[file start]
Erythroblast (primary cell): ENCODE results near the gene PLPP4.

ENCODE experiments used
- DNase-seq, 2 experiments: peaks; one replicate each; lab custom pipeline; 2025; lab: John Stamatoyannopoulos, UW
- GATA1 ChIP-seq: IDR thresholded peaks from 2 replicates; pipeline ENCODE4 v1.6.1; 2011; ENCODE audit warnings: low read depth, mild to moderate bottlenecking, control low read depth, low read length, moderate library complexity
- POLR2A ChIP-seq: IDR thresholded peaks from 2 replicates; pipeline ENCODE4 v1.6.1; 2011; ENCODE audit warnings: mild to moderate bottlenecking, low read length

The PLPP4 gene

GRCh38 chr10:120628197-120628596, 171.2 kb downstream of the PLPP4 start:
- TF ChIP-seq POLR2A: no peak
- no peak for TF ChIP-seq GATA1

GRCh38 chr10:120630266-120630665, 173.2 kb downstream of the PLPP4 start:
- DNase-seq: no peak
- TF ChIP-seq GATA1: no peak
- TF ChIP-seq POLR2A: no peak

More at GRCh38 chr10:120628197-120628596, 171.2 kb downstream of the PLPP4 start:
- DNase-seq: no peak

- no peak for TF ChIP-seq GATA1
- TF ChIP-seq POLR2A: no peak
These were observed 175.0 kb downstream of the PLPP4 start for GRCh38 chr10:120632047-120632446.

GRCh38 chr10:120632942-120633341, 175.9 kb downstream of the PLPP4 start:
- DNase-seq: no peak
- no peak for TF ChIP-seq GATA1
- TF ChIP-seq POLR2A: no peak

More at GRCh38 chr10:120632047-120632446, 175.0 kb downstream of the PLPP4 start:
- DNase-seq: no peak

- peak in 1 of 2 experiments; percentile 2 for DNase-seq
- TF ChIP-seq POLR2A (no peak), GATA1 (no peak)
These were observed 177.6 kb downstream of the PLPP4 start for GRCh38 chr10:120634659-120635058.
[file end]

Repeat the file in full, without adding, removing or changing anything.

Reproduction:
Erythroblast (primary cell): ENCODE results near the gene PLPP4.

ENCODE experiments used
- DNase-seq, 2 experiments: peaks; one replicate each; lab custom pipeline; 2025; lab: John Stamatoyannopoulos, UW
- GATA1 ChIP-seq: IDR thresholded peaks from 2 replicates; pipeline ENCODE4 v1.6.1; 2011; ENCODE audit warnings: low read depth, mild to moderate bottlenecking, control low read depth, low read length, moderate library complexity
- POLR2A ChIP-seq: IDR thresholded peaks from 2 replicates; pipeline ENCODE4 v1.6.1; 2011; ENCODE audit warnings: mild to moderate bottlenecking, low read length

The PLPP4 gene

GRCh38 chr10:120628197-120628596, 171.2 kb downstream of the PLPP4 start:
- TF ChIP-seq POLR2A: no peak
- no peak for TF ChIP-seq GATA1

GRCh38 chr10:120630266-120630665, 173.2 kb downstream of the PLPP4 start:
- DNase-seq: no peak
- TF ChIP-seq GATA1: no peak
- TF ChIP-seq POLR2A: no peak

More at GRCh38 chr10:120628197-120628596, 171.2 kb downstream of the PLPP4 start:
- DNase-seq: no peak

- no peak for TF ChIP-seq GATA1
- TF ChIP-seq POLR2A: no peak
These were observed 175.0 kb downstream of the PLPP4 start for GRCh38 chr10:120632047-120632446.

GRCh38 chr10:120632942-120633341, 175.9 kb downstream of the PLPP4 start:
- DNase-seq: no peak
- no peak for TF ChIP-seq GATA1
- TF ChIP-seq POLR2A: no peak

More at GRCh38 chr10:120632047-120632446, 175.0 kb downstream of the PLPP4 start:
- DNase-seq: no peak

- peak in 1 of 2 experiments; percentile 2 for DNase-seq
- TF ChIP-seq POLR2A (no peak), GATA1 (no peak)
These were observed 177.6 kb downstream of the PLPP4 start for GRCh38 chr10:120634659-120635058.